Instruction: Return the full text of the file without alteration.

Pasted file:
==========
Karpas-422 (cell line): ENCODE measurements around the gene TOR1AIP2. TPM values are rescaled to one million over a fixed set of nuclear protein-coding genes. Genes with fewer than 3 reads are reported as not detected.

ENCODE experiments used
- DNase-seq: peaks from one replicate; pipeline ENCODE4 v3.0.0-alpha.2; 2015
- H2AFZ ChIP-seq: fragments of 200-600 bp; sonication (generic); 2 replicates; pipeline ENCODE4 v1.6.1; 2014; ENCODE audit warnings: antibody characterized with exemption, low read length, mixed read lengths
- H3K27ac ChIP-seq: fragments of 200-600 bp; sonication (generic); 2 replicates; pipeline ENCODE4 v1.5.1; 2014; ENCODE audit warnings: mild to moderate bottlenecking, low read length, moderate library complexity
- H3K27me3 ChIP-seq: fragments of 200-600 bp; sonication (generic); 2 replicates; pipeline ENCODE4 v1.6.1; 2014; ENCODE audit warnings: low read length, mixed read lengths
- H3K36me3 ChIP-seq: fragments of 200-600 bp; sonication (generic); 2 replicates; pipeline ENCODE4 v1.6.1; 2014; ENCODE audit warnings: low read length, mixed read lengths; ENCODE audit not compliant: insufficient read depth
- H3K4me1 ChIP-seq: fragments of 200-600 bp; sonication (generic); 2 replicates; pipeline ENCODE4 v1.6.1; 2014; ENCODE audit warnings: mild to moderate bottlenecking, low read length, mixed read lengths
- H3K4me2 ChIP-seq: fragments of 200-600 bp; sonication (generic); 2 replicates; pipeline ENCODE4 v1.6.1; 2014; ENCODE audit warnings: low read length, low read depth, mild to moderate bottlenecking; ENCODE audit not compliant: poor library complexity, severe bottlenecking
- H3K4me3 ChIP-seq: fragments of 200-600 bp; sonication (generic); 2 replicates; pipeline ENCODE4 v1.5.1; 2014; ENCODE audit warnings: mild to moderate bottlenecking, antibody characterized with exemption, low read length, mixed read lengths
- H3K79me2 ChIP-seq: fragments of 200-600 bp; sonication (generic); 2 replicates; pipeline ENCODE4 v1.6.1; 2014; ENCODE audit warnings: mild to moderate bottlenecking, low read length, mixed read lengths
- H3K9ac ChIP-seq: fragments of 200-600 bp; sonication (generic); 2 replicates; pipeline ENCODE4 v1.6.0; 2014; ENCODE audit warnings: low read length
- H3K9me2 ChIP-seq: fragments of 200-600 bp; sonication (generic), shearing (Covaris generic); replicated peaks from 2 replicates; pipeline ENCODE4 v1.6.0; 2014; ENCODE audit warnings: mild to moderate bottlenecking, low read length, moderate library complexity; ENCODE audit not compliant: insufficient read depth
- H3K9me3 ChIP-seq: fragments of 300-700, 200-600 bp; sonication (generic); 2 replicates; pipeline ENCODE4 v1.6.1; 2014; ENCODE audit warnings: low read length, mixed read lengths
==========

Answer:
Karpas-422 (cell line): ENCODE measurements around the gene TOR1AIP2. TPM values are rescaled to one million over a fixed set of nuclear protein-coding genes. Genes with fewer than 3 reads are reported as not detected.

ENCODE experiments used
- DNase-seq: peaks from one replicate; pipeline ENCODE4 v3.0.0-alpha.2; 2015
- H2AFZ ChIP-seq: fragments of 200-600 bp; sonication (generic); 2 replicates; pipeline ENCODE4 v1.6.1; 2014; ENCODE audit warnings: antibody characterized with exemption, low read length, mixed read lengths
- H3K27ac ChIP-seq: fragments of 200-600 bp; sonication (generic); 2 replicates; pipeline ENCODE4 v1.5.1; 2014; ENCODE audit warnings: mild to moderate bottlenecking, low read length, moderate library complexity
- H3K27me3 ChIP-seq: fragments of 200-600 bp; sonication (generic); 2 replicates; pipeline ENCODE4 v1.6.1; 2014; ENCODE audit warnings: low read length, mixed read lengths
- H3K36me3 ChIP-seq: fragments of 200-600 bp; sonication (generic); 2 replicates; pipeline ENCODE4 v1.6.1; 2014; ENCODE audit warnings: low read length, mixed read lengths; ENCODE audit not compliant: insufficient read depth
- H3K4me1 ChIP-seq: fragments of 200-600 bp; sonication (generic); 2 replicates; pipeline ENCODE4 v1.6.1; 2014; ENCODE audit warnings: mild to moderate bottlenecking, low read length, mixed read lengths
- H3K4me2 ChIP-seq: fragments of 200-600 bp; sonication (generic); 2 replicates; pipeline ENCODE4 v1.6.1; 2014; ENCODE audit warnings: low read length, low read depth, mild to moderate bottlenecking; ENCODE audit not compliant: poor library complexity, severe bottlenecking
- H3K4me3 ChIP-seq: fragments of 200-600 bp; sonication (generic); 2 replicates; pipeline ENCODE4 v1.5.1; 2014; ENCODE audit warnings: mild to moderate bottlenecking, antibody characterized with exemption, low read length, mixed read lengths
- H3K79me2 ChIP-seq: fragments of 200-600 bp; sonication (generic); 2 replicates; pipeline ENCODE4 v1.6.1; 2014; ENCODE audit warnings: mild to moderate bottlenecking, low read length, mixed read lengths
- H3K9ac ChIP-seq: fragments of 200-600 bp; sonication (generic); 2 replicates; pipeline ENCODE4 v1.6.0; 2014; ENCODE audit warnings: low read length
- H3K9me2 ChIP-seq: fragments of 200-600 bp; sonication (generic), shearing (Covaris generic); replicated peaks from 2 replicates; pipeline ENCODE4 v1.6.0; 2014; ENCODE audit warnings: mild to moderate bottlenecking, low read length, moderate library complexity; ENCODE audit not compliant: insufficient read depth
- H3K9me3 ChIP-seq: fragments of 300-700, 200-600 bp; sonication (generic); 2 replicates; pipeline ENCODE4 v1.6.1; 2014; ENCODE audit warnings: low read length, mixed read lengths